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IVA on restaurants and golf to remain at 23%

A reduction of IVA in the restaurant and golf industries is out of the question, said the Secretary of State for Tourism, responding to widespread criticism from the tourism sector.

Speaking to SOL newspaper, Cecília Meireles said this wasn’t the time to be lowering taxes but to cut back on expenditure. “I understand the discontent this measure (to increase IVA in two important areas for tourism) has caused, however, it is important to remember that the government has signed an agreement (with the troika), in which a certain amount of revenue originating from this alteration to IVA is expected,” she said.

“The Portuguese must understand that this isn’t the time to be talking about reducing taxes.”

Frustrated about this lack of vision, Elidérico Viegas from the Algarve Hotels and Resorts Association (AHETA) believes the government has become “a prisoner of severe austerity policies” and is failing to implement wealth-generating strategies that lead to economic growth – tourism is pivotal in this exercise. In August, the AHETA president told the Algarve Resident: “If you want to improve a destination’s competitiveness, you don’t increase IVA in its main tourist industries – golf and restaurants.”

More hotels than tourists

In a bid to encourage tourism-related businesses to remain positive, the Secretary of State for Tourism was keen to point out that, although some hotel and real estate groups were falling into the hands of banks, “the vast majority of companies were performing well”.

“This (tourism) isn’t a sector facing difficulties,” Cecília Meireles said, adding that many support mechanisms were now in place, through the National Strategic Reference Framework (QREN) and other financing solutions established between Turismo de Portugal and the banks (see box).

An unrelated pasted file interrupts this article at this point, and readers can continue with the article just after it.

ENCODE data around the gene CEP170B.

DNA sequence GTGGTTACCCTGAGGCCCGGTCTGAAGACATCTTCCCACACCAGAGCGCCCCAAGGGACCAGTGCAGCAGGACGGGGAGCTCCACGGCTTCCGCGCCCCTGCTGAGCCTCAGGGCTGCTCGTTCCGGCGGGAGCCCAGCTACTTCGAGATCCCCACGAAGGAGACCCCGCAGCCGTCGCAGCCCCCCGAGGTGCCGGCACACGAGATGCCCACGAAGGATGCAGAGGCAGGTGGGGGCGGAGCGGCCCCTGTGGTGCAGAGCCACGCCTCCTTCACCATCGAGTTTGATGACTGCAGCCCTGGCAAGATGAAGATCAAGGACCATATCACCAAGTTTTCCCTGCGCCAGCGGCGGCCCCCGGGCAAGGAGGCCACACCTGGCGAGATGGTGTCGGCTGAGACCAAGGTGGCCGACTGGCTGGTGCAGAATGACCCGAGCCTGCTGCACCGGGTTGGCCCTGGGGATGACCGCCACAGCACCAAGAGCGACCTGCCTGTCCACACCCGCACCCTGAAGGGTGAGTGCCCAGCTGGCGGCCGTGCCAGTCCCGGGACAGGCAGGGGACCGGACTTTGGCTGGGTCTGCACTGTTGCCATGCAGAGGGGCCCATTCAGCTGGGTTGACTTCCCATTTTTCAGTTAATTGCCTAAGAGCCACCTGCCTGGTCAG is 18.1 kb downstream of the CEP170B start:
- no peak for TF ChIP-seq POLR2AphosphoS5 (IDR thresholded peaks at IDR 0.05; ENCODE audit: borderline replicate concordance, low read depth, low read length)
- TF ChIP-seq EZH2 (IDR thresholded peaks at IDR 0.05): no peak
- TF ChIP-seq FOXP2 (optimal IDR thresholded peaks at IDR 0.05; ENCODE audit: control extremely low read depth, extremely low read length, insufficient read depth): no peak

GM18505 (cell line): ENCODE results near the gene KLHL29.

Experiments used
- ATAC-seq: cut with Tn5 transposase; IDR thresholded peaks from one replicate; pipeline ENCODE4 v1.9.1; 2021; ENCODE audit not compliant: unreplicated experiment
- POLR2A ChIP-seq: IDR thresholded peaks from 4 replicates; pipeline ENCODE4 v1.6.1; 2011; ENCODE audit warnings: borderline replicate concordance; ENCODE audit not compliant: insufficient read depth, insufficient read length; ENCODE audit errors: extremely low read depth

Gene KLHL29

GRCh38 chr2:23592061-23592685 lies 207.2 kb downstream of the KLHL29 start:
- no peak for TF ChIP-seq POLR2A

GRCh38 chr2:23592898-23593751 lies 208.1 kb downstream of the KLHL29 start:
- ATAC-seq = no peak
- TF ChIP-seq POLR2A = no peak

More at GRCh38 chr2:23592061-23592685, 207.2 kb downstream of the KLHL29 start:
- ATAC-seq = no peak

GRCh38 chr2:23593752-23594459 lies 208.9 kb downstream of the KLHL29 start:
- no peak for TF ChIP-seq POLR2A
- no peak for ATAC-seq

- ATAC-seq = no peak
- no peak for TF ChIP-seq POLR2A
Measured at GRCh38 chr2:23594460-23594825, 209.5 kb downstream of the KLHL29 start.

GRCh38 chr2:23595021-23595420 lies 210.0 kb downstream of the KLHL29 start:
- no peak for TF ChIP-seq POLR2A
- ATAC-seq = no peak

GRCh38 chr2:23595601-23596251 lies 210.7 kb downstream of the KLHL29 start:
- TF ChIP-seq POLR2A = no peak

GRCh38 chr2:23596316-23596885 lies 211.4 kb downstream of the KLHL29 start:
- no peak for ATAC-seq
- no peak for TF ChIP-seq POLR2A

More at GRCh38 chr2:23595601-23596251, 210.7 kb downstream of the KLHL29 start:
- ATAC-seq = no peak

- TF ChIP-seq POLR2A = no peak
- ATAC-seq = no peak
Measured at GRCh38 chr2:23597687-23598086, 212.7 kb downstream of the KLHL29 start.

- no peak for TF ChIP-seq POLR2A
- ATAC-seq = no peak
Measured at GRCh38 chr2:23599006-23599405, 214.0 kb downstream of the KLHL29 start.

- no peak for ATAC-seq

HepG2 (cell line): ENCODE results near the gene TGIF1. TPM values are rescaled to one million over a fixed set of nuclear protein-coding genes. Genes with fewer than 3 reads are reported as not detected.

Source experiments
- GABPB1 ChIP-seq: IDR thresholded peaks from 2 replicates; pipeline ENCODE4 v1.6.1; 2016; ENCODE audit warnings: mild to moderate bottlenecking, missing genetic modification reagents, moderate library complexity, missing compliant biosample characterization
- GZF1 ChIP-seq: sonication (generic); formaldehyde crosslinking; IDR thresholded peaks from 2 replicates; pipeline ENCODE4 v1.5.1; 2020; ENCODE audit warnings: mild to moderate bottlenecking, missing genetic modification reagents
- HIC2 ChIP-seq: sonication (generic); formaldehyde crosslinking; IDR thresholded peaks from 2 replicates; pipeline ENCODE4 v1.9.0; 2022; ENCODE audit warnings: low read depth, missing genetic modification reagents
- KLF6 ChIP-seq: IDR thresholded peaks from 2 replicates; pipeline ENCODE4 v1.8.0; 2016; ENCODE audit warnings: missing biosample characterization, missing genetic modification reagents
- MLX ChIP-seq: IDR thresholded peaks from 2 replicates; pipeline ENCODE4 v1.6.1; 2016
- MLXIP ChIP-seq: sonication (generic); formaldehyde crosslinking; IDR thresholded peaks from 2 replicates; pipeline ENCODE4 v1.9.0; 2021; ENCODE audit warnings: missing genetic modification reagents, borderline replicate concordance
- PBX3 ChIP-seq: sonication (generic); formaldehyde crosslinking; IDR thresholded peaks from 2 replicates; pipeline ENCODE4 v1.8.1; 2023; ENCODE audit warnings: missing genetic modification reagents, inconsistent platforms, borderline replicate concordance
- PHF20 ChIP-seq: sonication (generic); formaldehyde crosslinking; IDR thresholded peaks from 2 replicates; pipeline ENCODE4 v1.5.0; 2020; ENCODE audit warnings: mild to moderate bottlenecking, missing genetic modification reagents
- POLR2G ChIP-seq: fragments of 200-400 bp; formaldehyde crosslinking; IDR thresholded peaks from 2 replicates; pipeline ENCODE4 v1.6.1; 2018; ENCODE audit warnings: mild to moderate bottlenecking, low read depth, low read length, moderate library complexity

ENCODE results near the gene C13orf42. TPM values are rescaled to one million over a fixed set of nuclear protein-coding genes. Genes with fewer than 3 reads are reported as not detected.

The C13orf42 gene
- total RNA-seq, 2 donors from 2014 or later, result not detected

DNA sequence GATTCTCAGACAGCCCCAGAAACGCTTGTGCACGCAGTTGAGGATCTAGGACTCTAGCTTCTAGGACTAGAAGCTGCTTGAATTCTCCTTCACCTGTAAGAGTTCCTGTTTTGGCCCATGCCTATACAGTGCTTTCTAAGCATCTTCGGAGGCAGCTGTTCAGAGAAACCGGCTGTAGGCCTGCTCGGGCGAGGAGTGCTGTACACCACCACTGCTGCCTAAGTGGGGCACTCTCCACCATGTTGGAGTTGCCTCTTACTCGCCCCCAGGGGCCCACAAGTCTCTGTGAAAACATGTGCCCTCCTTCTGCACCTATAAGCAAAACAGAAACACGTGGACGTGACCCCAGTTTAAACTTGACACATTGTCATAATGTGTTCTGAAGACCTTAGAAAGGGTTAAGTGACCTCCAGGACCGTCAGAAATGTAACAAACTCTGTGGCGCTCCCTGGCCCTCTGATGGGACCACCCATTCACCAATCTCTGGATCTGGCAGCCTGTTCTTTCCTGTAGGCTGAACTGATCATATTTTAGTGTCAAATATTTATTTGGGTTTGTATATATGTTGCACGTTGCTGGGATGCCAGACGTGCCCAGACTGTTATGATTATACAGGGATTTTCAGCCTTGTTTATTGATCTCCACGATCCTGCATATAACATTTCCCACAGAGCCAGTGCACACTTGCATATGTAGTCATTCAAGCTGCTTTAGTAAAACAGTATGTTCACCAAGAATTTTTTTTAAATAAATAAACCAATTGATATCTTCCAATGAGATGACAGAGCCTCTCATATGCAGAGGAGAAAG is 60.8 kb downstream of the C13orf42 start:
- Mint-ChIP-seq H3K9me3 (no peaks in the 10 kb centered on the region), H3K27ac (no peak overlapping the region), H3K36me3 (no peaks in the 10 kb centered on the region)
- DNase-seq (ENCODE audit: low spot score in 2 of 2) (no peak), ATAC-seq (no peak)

“Building more hotels or properties is no longer a priority. Now, the focus is on rehabilitation and redevelopment,” she said, highlighting the fact that hotels were being built at a faster pace than tourist numbers were growing.

To mark World Tourism Day (September 27), Cecília Meireles presented some of the new tourism strategies laid out in the revised National Strategic Plan for Tourism (PENT). As reported in last week’s Algarve Resident, the new PENT sets out less ambitious growth targets for tourism.

Whilst the initial PENT predicted an average annual growth of 8.4% in revenue, in the revised PENT it stands at 6.3%, with the objective of raking in €10.3 billion in tourism revenue by 2015. Annual growth between 2006 and 2011 averaged 4.1%.

Independent study

On Wednesday, the association of hotels, restaurants and related businesses in Portugal (AHRESP) presented the results of an independent study that concluded that 99,000 jobs would be lost by the end of 2013 if IVA in the restaurant sector remained at 23%.

In a statement to the press, the AHRESP warned that business volume next year in the sector would fall by €1.7 billion, 39,000 businesses would close their doors and the Social Security would see its expenditure increase by €550 million.

However, if IVA was reduced to 13%, as before, this would represent an income of €854 million for the State. These were the conclusions of an independent study by PricewaterhouseCoopers (PwC) and the Sociedade de Advogados Espanha & Associados.

Financial solutions

New financial solutions for businesses in the tourism sector are being presented by Turismo de Portugal and the Algarve Tourism Board on October 10 in Faro.

The event will be an opportunity to learn about the financial opportunities available to tourism businesses. These include the EU funded incentives system (QREN), risk capital funds and new credit access mechanisms.

The seminar will be held at the Turismo do Algarve Auditorium from 9.30am. Entrance is free, however advance registration is required.

289 800 510 | ides@turismodoalgarve.pt